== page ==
A family-run company that specializes in making custom English saddles for women, Schleese Saddlery has trotted steadily to the forefront of an international industry without every relying on distributors or retailers.
Rather, all of its sales are direct to the end user, with Schleese’s long-lived, one-off products running to $7,000 or more. And despite the fact that the 30-employee outfit—which ranked 98th on the 2014 PROFIT/Chatelaine Women’s 100—focuses on a niche within a niche within a niche, it can still bring in $5 million to $10 million in revenues every year, 70% of which come from outside Canada.
Sabine Schleese, who with her husband Jochen founded the Holland Landing, Ont., firm in 1986, still marvels at the fact that something so specialized can still produce impressive sales. But she also understands an important detail in the psychology of the contemporary high-end consumer. “People want custom-made goods.” Commodities, increasingly, are falling out of favour.
Schleese’s story, however, begins with a very different insight: Canadian-born Sabine and her husband Jochen, a German master saddler, moved to Canada to start a firm making saddles that wouldn’t harm horses or their riders.
In recent decades, women accounted for the fastest-growing segment of the market, with demand driven by competitive riders participating in dressage events. For centuries, saddles were made by men, for men, and often, in recent generations, with little concern about the well-being of the horse. An off-the-rack saddle, Schleese says, can cripple a horse by pinching vertebrae or deforming shoulder muscles. Women who rode a lot on saddles made for men, she adds, could find themselves suffering from a range of health problems, such as lower back pain and bladder disorders. “We say riding shouldn’t hurt,” Schleese explains. “It shouldn’t hurt you, it shouldn’t hurt the horse.”
Schleese was a classic bootstrapped business: The couple started it by selling a valuable event horse and buying a small inventory of 30 saddles. They set up a tiny workshop at a riding farm, trading up from 100 sq.-ft to 400 sq.-ft and finally opening a 5,000 facility in Stouffville, Ont. In 1991, the company took advantage of a federal export program to establish a saddling facility in Buffalo.
But they hit on their innovative sales model shortly afterwards. Instead of setting up facilities in the U.S., they began to recruit a network of saddlers and veterinarians, trainers and equine therapists who could promote Schleese’s saddles to their clients for a commission. The company, in turn, would began offering educational workshops and clinics, for a modest fee, where they’d share some of the physiological benefits of custom-fit saddles and offer a diagnostic assessment of a rider’s gear. The presentations are also geared at existing customers, who can bring in their saddles to be adjusted.
As part of its pitch, the company explains to potential customers that the so-called “net present value” of a $7,000 saddle is actually less than the all-in cost of using an ill-fitting one—expenses that include frequent vet bills, replacement saddles and even the costs associated with the premature death of the animal due to saddle-related health problems. Saddles, Sabine says, “maintain their value.”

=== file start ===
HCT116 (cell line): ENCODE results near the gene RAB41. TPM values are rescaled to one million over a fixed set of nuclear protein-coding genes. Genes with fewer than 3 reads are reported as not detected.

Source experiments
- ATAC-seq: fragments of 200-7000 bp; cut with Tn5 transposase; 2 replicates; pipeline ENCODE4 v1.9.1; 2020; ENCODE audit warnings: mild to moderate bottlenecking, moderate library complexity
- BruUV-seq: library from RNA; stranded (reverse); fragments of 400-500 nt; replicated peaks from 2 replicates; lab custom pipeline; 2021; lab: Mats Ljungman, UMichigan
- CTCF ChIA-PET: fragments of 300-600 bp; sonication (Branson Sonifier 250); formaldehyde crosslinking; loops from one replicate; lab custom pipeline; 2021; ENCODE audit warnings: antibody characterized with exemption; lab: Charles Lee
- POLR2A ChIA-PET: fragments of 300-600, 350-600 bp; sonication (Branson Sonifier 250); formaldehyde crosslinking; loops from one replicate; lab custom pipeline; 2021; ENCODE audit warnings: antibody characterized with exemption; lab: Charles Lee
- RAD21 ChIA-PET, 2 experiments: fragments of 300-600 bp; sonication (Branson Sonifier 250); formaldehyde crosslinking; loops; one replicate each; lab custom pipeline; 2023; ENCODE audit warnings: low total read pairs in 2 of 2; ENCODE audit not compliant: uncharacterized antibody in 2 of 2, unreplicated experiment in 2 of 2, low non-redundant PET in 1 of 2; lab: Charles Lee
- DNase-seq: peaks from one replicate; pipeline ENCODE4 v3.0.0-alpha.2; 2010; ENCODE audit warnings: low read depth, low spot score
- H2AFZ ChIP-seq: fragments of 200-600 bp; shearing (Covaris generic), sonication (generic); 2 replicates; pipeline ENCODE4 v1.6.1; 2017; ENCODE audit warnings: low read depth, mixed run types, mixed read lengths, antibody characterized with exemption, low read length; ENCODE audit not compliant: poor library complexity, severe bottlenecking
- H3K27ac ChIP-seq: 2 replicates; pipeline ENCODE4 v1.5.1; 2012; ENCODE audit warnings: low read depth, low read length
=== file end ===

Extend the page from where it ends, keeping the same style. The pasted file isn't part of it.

Schleese now has a Las Vegas office, but it is registered to operate in 44 states, through a network of 250 representatives. “We’ve got a very visible presence,” she says. “We were the first ones to go and measure the horse and rider.”
In 2005, having established a strong market position in North America, the Schleeses decided to expand farther afield. Europe was a natural choice, and they set up a saddlery operation in Germany, which, Sabine says, is the mecca for this kind of equestrian product. For that reason, they only made the move when felt the company was ready. “For us to be able to sell back to Germany would have been a major coup.”
They also decided to establish a presence in Brazil, on the suggestion of a customer. The country has a large equestrian community. What’s more, Sao Paolo has no fewer than 11 veterinarian colleges, which meant a large network of prospective representatives.
But while Schleese has devoted a lot of effort running its education sessions, Sabine says, the firm has struggled to establish a beachhead. Brazil imposes a 45% import duty on saddles, and domestic rules require the Schleeses to find a local partner who will have a controlling stake in a local division. Sabine also points out that the income disparities are huge in Brazil, and the country’s wealthy residents are often in the U.S. As she points out, it seemed to make more sense to sell to those Brazilian customers while they were in the U.S. instead of trying to overcome the bureaucratic obstacles to establishing a local division.
Brazil, Sabine says, may prove to be a hurdle too high, but the company is now actively looking to establish a presence in eleven other European nations, as well as Dubai, South Africa and Turkey. “This is a concept we’ve perpetuated all over the world,” she observes. “We still do it on a one-to-one basis.”